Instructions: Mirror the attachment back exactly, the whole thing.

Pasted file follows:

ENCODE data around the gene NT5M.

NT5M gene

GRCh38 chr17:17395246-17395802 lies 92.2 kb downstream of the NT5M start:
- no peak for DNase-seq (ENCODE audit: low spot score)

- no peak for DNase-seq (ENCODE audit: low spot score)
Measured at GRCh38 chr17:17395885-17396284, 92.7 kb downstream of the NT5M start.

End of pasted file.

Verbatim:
ENCODE data around the gene NT5M.

NT5M gene

GRCh38 chr17:17395246-17395802 lies 92.2 kb downstream of the NT5M start:
- no peak for DNase-seq (ENCODE audit: low spot score)

- no peak for DNase-seq (ENCODE audit: low spot score)
Measured at GRCh38 chr17:17395885-17396284, 92.7 kb downstream of the NT5M start.